This Jon Langford classic isn't, of course, about the fiscal cliff in Washington, D.C., but in some ways it might as well be - it's about a man leaving the world that creates fiscal cliffs because he's just too damn honest to continue perpetrating a fraud that makes him feel sick.

Here's the original version, which appeared on the first Bloodshot Records sampler, For A Life Of Sin.

Like many great works of art, it can be interpreted as both an individual tale and a universal one.
"The reason 'Over The Cliff' resonates so strongly with me is that its all that punk rock defiance that I've always loved, but it's not about being a teenager," Dan Solomon wrote on Tumblr.

"I mean, I love 'Rise Above' and 'In My Eyes' and all those songs, too, but I am thirty years old and I have a career. They haven't really empowered me in a long time.

"But 'Over The Cliff' is for people who are at this point in life, maybe - people who've had folks in LA and New York sending faxes and who worked hard and got some money and who are sick of the way it made them feel powerless..

"And so 'Over The Cliff' feels like punk rock for grown-ups . . . it doesn't just rebel against faceless authority - it rebels against the fact that even though you worked to get where you are, it's not where you wanted to be, and it's about fighting to get there.

"And if that requires a 'forgive me and forget me, everybody' - cool, that's what it takes. Because while it's easy at 17 to shout that success on someone else's terms don't mean a fuckin' thing, you haven't been tested yet. Repeating that when you've got more to lose, though - that means something more."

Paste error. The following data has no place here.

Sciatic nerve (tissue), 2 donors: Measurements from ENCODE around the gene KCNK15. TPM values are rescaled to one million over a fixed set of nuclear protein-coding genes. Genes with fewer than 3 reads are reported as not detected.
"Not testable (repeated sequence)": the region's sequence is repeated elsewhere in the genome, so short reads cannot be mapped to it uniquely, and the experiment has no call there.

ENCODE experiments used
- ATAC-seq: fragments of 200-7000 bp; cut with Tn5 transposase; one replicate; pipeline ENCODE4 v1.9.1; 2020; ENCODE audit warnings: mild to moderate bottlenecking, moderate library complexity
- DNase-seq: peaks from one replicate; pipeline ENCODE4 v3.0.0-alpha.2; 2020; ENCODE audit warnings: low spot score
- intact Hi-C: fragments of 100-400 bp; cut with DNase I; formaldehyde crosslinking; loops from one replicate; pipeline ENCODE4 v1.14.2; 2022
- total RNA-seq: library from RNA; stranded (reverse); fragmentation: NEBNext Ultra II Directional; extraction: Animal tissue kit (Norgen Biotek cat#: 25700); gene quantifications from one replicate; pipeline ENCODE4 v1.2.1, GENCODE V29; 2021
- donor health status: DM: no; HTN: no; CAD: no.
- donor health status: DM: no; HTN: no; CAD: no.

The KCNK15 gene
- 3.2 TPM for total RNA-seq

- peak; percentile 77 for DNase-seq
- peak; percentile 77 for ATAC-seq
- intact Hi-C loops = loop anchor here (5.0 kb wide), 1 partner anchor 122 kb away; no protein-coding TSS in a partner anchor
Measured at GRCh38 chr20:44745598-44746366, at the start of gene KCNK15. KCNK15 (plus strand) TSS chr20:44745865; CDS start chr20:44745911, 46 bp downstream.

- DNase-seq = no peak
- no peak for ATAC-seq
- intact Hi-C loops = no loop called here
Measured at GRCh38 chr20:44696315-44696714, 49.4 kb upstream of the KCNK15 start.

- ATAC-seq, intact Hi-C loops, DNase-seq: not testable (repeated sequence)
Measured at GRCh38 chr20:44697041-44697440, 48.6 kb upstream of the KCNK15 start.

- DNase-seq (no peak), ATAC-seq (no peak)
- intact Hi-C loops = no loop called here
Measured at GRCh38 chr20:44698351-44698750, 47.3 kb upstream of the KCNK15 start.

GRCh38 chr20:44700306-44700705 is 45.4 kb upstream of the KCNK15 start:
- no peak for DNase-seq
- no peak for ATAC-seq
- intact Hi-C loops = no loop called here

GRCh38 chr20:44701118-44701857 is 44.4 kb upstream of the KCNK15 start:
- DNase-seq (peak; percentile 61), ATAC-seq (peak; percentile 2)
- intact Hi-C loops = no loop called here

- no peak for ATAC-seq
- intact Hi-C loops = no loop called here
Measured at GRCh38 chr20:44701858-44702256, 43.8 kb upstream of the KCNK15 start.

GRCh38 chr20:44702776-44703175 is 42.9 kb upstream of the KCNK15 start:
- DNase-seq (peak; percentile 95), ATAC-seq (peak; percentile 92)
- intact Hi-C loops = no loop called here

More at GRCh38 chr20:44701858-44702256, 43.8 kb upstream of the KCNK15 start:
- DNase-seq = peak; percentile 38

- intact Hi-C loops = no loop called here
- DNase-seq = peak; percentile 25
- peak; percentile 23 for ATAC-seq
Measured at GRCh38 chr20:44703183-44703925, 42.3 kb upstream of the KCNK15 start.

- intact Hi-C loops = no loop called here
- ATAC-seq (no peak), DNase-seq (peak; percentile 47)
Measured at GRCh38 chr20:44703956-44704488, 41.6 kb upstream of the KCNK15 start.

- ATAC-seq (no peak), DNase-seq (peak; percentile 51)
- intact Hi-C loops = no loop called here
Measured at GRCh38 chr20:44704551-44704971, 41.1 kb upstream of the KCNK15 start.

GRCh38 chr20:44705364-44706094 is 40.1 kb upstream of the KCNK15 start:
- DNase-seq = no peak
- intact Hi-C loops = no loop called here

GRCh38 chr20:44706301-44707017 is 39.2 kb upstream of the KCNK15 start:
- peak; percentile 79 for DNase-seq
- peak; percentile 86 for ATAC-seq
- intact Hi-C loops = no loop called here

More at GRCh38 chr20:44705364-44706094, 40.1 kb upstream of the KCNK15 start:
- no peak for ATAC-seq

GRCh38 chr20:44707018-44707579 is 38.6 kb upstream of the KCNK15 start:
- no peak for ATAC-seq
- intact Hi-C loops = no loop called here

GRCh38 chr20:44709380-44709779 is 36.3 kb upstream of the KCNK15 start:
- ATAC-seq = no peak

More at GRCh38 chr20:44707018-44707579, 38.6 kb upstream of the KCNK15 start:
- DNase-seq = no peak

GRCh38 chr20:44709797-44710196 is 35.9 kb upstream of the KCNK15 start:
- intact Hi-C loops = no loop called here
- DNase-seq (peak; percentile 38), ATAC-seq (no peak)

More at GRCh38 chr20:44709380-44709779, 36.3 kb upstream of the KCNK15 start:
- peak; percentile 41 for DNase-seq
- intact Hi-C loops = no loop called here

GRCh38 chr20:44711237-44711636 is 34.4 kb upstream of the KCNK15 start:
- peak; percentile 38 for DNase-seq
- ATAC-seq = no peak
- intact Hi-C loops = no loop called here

Blender called the song one in a collection of "mini-country-rock masterpieces" from Langford "which masquerade as minimalist sketches [and] attack cutthroat capitalism's notion of achievement."

And New Times said that "If Hank Williams were alive today (and a member of the Green or Socialist parties), he'd quite likely record an album that sounds as tart, cool, and wild as this one."

The Old 97s covered "Over The Cliff" on their Bloodshot debut Wreck Your Life and the song also appeared on Langford's All The Fame Of Lofty Deeds.

It has never charted, heh-heh.


Well I worked hard and I got lots of money
And I try hard but i don't want to stay
I've seen too much trouble, felt too much pressure bubble
i know there had to be a better way

I wouldn't mind if you thought I was worth it
Or you'd slap me down when I misbehave
But everybody knows I've got flunkies here in tow
To clean up all the messes that I've made

I'm going over the cliff
I'm going over the cliff
It's hard to tell if life is a burden or a gift
I'm going over the cliff

So forgive me or forget me everybody
I guess I always had this honest streak
I'm sick of all the yawning, the bitching and the bawling
I'm sick of feeling powerless and weak

Please don't call me cool just call me asshole
because I will be a beggar not a king
And the devil don't care if you're a chip or you're a fish
I'm going over the cliff

I'm going over the cliff
I'm going over the cliff
Success on someone else's terms don't mean a fucking' thing
I'm going over the cliff

In New York and LA they're sending faxes
So the company can wash their hands of this
There was no one there to look after me or care
I'm going over the cliff

Here's the opening 30 seconds of a different version.

And here's the Old 97s covering the song at Lounge Ax. This appeared on the Bloodshot DVD compilation Bloodied But Unbowed.

Cross-posted from the Beachwood Reporter's Song of the Moment series.

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Tags: 97s, Beachwood, Bloodshot, Brothers, Jon, Langford, Old, Records, Reporter, Rhodes, More…Steve, Waco

Comment by Daniel T on December 6, 2012 at 11:10pm

Thought the song sounded familiar. Big fan of the Old 97's. Great to hear the original.


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Created by No Depression Feb 17, 2009 at 9:06pm. Last updated by No Depression Sep 24, 2012.